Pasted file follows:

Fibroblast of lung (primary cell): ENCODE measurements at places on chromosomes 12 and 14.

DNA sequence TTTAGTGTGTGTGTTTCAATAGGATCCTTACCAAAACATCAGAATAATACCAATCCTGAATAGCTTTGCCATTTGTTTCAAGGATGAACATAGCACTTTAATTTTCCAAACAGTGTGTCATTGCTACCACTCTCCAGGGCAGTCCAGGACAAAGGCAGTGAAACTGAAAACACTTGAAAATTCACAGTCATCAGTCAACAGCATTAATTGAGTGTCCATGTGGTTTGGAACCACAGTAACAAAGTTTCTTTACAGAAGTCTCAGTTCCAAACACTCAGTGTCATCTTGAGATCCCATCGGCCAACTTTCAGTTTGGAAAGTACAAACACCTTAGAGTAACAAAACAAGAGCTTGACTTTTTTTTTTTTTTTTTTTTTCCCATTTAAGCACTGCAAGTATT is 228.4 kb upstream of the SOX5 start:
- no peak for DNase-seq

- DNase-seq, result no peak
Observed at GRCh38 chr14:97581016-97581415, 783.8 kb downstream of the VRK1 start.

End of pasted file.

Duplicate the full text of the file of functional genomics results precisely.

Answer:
Fibroblast of lung (primary cell): ENCODE measurements at places on chromosomes 12 and 14.

DNA sequence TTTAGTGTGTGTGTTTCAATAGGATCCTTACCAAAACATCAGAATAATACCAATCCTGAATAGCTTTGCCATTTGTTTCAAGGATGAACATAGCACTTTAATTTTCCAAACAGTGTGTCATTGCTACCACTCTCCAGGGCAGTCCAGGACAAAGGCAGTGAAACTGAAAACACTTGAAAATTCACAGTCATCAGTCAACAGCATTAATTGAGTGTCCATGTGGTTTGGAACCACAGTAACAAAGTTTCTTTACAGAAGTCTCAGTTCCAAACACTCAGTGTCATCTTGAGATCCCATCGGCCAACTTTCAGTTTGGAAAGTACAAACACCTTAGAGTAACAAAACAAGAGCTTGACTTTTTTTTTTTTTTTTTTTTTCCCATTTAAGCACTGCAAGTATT is 228.4 kb upstream of the SOX5 start:
- no peak for DNase-seq

- DNase-seq, result no peak
Observed at GRCh38 chr14:97581016-97581415, 783.8 kb downstream of the VRK1 start.